This is one of the hard sayings of Jesus. C. S. Lewis observed that He who is love incarnate by commanding us to hate is not actually telling us to harbor resentment and loathing toward those we refer to as our loved ones; rather, he is telling us that our loyalty and obedience to Him comes before any loyalty and obedience to them. And that when we make this choice, they do experience it as hate.
So with the two martyrs from the early 200s that are commemorated on March 7th. Perpetua’s wealthy father was no dummy. He knew the massive danger that attended his daughter joining herself to Christ in Baptism, or as he’d likely have thought, joining this mad sect. He loved his daughter very much and even when she was arrested and placed into jail, he visited her and begged her not to do this. Not to allow Christ to come between them and to deprive his granddaughter of a mother. Why did she hate him so? How could she treat him like this? Why did she love this Jesus more than she loved him?
But of course, Perpetua did not despise her father and no doubt took no pleasure whatsoever in causing him pain. But she could not choose please him above pleasing the One who had laid down His life for her and for us all on Calvary’s tree.
I’m sure the same scenario played out with Felicitas, her servant, who also was a mother and left her children in the care of relatives, to face with her beloved mistress the martyr’s death. They were according to ancient records scourged first by gladiators, then savaged by wild beasts. Finally they were finished off with the sword. Bleeding, dying, they shared the kiss of peace. The peace that they had come to know in Jesus and his victory over the grave, His blood that in love blotted out their every sin, and made them so much more than mistress and servant, made them sisters in Christ and of Christ.
Their unswerving devotion to Christ above the claims of family and blood, the joy of their companionship together in Christ, and their scorn of death and pain has lived on in the memory of the Church for century upon century. Their example and witness has served to bless and strengthen so very many others who followed them in persecution, suffering and death. Think of these two the next time you’re at a Confirmation and hear the question raised: “Do you intend to continue steadfast in this confession and faith and suffer all, even death, rather than fall away from it?” Wouldn’t that question have read better as “rather than fall away from Him?”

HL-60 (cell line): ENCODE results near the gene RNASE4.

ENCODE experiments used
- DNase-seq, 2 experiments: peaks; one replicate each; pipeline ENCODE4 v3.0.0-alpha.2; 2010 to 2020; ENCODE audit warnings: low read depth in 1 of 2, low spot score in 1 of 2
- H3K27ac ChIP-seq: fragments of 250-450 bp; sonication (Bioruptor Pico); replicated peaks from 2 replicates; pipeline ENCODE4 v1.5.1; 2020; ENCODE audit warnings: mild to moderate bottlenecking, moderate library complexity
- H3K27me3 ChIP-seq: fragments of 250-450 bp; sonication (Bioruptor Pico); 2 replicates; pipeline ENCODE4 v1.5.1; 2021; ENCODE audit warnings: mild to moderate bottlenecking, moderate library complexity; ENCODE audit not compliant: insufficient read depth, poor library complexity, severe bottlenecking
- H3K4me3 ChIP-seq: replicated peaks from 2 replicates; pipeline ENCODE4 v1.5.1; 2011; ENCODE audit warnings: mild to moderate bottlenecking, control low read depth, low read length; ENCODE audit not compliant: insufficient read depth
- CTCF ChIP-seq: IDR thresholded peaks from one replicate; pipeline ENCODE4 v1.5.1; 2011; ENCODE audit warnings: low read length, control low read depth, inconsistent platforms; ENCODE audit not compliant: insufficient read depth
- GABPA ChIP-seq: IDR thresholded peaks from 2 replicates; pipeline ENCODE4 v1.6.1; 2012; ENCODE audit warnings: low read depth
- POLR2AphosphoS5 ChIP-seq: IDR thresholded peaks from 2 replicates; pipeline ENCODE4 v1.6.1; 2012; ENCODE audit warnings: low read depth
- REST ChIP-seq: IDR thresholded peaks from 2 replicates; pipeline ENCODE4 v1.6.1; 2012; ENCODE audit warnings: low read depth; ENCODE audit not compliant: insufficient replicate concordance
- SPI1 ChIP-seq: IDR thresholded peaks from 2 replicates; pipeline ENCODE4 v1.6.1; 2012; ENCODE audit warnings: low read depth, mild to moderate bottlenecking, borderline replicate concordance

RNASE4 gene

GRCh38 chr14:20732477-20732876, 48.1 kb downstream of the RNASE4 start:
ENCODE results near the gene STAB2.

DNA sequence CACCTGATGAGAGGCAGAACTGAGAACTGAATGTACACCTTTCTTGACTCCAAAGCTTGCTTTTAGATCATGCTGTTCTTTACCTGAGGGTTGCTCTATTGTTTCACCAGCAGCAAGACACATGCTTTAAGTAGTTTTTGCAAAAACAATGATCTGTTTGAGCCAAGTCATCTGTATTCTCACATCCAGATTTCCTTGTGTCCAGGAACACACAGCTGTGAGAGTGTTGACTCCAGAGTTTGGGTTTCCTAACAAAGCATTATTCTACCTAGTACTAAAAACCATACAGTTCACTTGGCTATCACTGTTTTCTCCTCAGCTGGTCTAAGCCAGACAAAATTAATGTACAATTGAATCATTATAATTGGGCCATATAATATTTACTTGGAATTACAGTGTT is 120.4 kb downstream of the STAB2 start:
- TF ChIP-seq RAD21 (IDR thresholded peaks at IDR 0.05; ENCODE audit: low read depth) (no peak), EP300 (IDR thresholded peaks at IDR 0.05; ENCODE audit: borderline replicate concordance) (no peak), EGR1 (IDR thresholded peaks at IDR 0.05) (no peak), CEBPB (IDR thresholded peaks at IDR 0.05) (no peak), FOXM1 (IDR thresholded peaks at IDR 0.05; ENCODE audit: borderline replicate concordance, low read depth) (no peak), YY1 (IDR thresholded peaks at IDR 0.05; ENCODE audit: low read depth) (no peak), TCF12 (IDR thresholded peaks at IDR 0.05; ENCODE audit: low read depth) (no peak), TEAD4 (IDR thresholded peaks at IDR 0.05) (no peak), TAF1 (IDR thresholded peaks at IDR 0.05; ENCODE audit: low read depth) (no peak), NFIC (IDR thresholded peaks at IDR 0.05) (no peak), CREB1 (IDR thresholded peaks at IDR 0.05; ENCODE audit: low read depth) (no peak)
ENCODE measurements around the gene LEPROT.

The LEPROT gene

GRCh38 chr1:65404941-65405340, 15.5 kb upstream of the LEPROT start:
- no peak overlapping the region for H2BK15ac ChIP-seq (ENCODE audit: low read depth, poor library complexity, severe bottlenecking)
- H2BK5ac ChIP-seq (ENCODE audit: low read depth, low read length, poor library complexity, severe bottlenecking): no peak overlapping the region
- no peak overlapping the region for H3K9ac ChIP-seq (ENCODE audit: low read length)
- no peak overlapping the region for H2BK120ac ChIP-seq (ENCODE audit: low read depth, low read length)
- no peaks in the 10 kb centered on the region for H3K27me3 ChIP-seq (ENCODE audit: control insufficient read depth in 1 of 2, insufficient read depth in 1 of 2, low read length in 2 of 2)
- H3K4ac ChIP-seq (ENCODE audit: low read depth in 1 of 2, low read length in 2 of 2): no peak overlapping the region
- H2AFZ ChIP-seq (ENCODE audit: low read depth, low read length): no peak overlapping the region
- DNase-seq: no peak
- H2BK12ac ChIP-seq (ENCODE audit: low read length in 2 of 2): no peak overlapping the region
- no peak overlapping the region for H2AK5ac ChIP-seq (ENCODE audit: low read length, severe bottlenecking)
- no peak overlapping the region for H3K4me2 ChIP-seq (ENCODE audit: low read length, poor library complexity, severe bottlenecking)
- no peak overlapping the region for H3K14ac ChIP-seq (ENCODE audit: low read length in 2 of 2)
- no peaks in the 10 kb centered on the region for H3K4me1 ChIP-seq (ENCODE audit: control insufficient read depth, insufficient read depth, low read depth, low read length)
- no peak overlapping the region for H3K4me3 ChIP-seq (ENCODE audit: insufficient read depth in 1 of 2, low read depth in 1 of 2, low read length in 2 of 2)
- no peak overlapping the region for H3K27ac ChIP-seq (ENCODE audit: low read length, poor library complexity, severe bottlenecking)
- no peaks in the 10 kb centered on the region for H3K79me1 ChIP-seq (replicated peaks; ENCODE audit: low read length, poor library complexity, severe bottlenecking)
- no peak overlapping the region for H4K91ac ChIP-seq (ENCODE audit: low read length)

We actually have a hymn in our hymnal that sings about them. It’s LSB 661: The Son of God Goes Forth to War. “A noble army, men and boys, *The Matron and the Maid*, around the Savior’s throne rejoice In robes of light arrayed. They climbed the steep ascent of heav’n through peril, toil, and pain. O God to us may grace be given to follow in their train.”
And for such grace we pray in the collect for this commemoration: O God and Ruler over all our foes of body and soul, You strengthened Your servants Perpetua and Felicitas, giving them a confident and clear confession in the face of roaring beasts. Grant that we who remember their faithful martyrdom may share in their blessed assurance of victory over all earthly and spiritual enemies and hold fast to the promise of everlasting life, secured for us through Jesus Christ, our Lord.